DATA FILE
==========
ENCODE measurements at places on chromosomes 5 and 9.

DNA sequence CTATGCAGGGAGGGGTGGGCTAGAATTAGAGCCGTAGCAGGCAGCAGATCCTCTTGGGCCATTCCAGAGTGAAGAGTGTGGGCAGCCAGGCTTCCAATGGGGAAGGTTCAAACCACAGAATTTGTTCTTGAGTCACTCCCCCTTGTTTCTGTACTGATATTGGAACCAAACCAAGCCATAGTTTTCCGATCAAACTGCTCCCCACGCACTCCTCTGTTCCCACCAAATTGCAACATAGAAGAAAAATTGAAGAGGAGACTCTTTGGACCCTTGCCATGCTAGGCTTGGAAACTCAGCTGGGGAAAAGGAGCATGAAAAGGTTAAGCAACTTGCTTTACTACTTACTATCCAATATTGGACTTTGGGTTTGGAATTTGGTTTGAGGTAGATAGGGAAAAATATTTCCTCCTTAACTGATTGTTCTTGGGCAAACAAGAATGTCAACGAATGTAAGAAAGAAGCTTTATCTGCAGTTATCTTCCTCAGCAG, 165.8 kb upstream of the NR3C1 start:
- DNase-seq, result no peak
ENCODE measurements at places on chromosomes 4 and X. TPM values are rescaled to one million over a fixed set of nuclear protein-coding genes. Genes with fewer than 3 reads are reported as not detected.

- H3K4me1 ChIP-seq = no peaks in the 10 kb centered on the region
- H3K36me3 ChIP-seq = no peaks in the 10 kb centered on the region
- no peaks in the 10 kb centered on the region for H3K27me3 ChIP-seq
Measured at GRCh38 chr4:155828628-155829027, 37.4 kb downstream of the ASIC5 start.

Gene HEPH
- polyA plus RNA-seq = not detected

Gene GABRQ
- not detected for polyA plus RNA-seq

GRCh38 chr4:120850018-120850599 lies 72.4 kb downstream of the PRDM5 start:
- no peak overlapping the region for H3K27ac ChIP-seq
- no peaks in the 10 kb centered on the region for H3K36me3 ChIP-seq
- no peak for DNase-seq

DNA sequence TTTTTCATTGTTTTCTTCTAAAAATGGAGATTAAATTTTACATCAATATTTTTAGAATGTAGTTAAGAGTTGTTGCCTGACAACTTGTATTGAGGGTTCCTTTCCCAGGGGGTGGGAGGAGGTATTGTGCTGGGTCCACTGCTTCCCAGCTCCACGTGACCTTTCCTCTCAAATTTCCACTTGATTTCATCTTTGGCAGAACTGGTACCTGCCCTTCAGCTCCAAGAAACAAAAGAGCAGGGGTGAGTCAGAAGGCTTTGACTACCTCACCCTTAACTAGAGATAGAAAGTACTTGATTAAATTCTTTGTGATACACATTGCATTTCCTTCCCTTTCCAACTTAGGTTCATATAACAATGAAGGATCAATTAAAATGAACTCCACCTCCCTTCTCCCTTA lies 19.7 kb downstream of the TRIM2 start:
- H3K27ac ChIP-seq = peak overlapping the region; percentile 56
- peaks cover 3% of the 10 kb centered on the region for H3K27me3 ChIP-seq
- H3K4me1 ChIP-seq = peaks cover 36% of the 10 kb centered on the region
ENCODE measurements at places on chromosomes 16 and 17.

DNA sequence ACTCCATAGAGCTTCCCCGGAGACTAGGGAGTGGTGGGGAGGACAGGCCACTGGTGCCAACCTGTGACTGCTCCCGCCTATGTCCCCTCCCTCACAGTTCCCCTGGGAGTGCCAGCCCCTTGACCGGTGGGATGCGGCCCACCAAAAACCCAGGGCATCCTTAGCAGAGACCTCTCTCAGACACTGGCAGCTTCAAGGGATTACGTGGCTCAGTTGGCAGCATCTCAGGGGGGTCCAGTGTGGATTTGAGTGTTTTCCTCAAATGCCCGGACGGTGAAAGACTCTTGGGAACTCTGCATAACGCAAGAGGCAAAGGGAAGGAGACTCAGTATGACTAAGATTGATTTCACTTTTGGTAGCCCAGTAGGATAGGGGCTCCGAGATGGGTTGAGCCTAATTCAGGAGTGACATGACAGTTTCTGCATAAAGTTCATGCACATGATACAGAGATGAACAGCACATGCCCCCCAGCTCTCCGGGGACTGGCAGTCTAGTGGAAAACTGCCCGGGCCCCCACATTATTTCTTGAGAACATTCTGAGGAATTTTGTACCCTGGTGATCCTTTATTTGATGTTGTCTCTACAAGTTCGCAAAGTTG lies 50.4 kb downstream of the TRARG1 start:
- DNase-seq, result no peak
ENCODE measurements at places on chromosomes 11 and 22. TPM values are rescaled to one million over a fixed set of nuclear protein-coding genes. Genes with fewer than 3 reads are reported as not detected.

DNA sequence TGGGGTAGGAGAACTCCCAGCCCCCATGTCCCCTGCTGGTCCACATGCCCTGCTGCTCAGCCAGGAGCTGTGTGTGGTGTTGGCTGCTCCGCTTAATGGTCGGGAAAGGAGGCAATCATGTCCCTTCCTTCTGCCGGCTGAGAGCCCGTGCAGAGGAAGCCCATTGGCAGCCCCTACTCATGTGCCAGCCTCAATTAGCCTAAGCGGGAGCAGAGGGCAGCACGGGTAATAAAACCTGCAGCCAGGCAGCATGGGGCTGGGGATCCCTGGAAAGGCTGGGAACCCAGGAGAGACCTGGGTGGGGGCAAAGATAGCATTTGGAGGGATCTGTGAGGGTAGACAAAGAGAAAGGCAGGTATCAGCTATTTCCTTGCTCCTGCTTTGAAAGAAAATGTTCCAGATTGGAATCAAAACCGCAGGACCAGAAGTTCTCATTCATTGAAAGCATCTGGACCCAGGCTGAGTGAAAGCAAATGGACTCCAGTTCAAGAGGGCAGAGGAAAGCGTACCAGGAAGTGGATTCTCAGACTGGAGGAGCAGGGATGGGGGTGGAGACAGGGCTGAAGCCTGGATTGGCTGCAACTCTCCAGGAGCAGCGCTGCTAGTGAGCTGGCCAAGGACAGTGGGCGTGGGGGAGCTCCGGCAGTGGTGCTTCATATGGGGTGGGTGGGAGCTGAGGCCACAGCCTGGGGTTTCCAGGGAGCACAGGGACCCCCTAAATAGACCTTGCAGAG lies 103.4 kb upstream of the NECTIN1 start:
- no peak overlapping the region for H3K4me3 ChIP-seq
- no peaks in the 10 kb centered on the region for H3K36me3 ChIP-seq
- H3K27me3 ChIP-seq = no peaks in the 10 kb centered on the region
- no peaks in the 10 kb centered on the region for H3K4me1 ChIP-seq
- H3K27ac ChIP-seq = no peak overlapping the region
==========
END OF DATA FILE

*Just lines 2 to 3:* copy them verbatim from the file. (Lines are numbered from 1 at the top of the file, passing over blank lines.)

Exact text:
DNA sequence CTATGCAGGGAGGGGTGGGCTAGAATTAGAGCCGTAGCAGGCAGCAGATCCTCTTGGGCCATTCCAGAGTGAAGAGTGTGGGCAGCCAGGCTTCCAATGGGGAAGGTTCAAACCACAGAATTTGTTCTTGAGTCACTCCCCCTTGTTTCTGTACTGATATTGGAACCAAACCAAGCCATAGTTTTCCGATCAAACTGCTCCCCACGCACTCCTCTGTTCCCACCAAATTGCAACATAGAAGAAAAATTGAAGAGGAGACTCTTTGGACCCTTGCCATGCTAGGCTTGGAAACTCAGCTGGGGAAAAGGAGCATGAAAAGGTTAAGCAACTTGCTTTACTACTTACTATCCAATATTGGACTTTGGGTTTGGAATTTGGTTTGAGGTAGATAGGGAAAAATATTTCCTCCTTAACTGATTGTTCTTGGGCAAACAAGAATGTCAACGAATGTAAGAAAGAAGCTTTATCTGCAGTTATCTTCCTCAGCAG, 165.8 kb upstream of the NR3C1 start:
- DNase-seq, result no peak